Rideshare companies like Uber are just as ubiquitous as taxis these days in most cities including Dallas. Uber connects people needing a ride with drivers of private vehicles who have been vested and provide taxi services under the Uber brand.
The concept has exploded and competitors like Lyft and Sidecar have followed suit with their own variations. But what happens when there is an accident?
In the past couple of years, ridesharing companies have been publicly criticized for failing to provide sufficient insurance coverage in the event one of their vehicles is involved in an accident. Under current law and pursuant to the policies of the ridesharing company, the available insurance coverage depends on whether or not a driver has been matched with a passenger. If a ridesharing driver is waiting to be matched and gets into a serious accident, it’s likely that the ridesharing company will not provide coverage, and instead rely on the driver’s personal policy. If the accident occurs while a paid ride is being provided, the ridesharing company’s insurance policy most likely will apply to cover the accident.
(Image source: Uber Blog, February 2014)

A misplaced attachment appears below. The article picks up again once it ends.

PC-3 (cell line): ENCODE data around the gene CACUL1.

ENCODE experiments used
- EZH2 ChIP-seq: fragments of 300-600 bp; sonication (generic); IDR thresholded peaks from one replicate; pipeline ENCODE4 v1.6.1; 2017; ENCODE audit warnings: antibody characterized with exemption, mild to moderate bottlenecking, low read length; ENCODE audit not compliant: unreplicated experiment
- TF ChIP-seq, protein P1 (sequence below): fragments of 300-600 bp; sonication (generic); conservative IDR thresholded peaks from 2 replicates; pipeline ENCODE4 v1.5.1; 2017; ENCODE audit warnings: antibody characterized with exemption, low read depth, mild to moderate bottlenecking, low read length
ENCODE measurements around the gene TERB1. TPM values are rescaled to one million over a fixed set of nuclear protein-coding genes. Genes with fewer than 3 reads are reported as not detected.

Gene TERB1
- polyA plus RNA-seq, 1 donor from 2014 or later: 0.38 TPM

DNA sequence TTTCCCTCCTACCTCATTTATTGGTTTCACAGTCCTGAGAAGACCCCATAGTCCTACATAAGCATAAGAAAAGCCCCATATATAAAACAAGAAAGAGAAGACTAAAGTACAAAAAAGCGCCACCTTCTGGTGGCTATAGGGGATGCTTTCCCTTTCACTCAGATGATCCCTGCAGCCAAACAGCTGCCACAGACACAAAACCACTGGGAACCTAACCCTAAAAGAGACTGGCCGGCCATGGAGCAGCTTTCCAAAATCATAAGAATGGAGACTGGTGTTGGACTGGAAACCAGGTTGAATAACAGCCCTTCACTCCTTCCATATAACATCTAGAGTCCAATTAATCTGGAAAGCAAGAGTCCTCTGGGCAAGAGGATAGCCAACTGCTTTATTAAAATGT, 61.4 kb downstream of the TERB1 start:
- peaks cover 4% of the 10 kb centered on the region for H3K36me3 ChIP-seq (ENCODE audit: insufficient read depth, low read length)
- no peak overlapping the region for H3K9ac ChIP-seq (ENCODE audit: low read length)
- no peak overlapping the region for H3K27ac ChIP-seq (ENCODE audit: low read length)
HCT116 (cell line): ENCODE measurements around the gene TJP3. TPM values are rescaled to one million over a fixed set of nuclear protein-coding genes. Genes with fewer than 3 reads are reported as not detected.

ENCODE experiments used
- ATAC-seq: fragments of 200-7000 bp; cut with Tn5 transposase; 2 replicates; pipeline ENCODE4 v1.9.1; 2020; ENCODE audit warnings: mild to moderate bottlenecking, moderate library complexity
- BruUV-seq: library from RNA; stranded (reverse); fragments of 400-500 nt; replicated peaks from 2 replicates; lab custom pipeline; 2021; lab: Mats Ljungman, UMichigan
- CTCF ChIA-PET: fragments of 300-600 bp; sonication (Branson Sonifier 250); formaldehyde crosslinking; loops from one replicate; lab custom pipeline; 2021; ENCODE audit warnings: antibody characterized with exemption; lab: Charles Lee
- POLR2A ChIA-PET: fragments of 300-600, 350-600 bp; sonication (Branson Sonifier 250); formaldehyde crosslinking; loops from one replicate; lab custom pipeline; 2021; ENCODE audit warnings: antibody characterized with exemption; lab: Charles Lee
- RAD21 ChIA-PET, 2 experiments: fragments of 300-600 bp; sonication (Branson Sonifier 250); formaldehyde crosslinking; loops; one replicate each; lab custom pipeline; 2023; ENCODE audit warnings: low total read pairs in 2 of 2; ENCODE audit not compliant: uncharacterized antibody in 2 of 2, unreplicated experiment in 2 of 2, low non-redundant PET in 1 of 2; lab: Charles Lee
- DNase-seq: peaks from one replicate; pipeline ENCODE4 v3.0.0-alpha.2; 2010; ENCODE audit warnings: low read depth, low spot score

An interesting scenario was raised on this topic at policygenius.com/blog from the perspective of the Uber driver:
Consider this insurance horror story:
Someone pulls up an app on their phone, types in the address of where they need to go, and orders your car. You turn around and drive to pick them up.
While you’re driving, you look over to your phone to make sure you’re still heading in the right direction. While you’re looking the other way, you hit a car. It’s not a big accident (luckily), but it’s bad enough that the other driver calls the police (and you have to cancel your pick-up).
The police get there, they take down all of your info, including the fact that you were driving for a company called “Uber.” You submit your claim to your auto insurance company and go about your life.
A few days later, your insurance company calls you. Unfortunately, your claim has been denied because you were performing a business activity. You’re now on the hook not only for your own car repairs, but the other driver’s, too. Oh, and by the way: your car insurance policy has been canceled.
You contact Uber to see if their insurance policy is going to cover the damages. Nope, says the woman on the other end of the phone. Since you didn’t have a passenger in the car, they’re not liable. Consider yourself lucky you didn’t hurt anyone.
Some states are starting to pass legislation that requires insurance coverage in certain situations involving ridesharing companies. However, the legal issues are far from settled. Currently in Texas, accidents involving ridesharing companies are evaluated on a case-by-case basis and coverage depends on the circumstances.
If you are a driver with a rideshare company or a passenger who’s been hurt in an accident involving a car in the service of a rideshare company, call us to talk about your options. The Barber Law Firm has experience representing cases with specialized circumstances like these.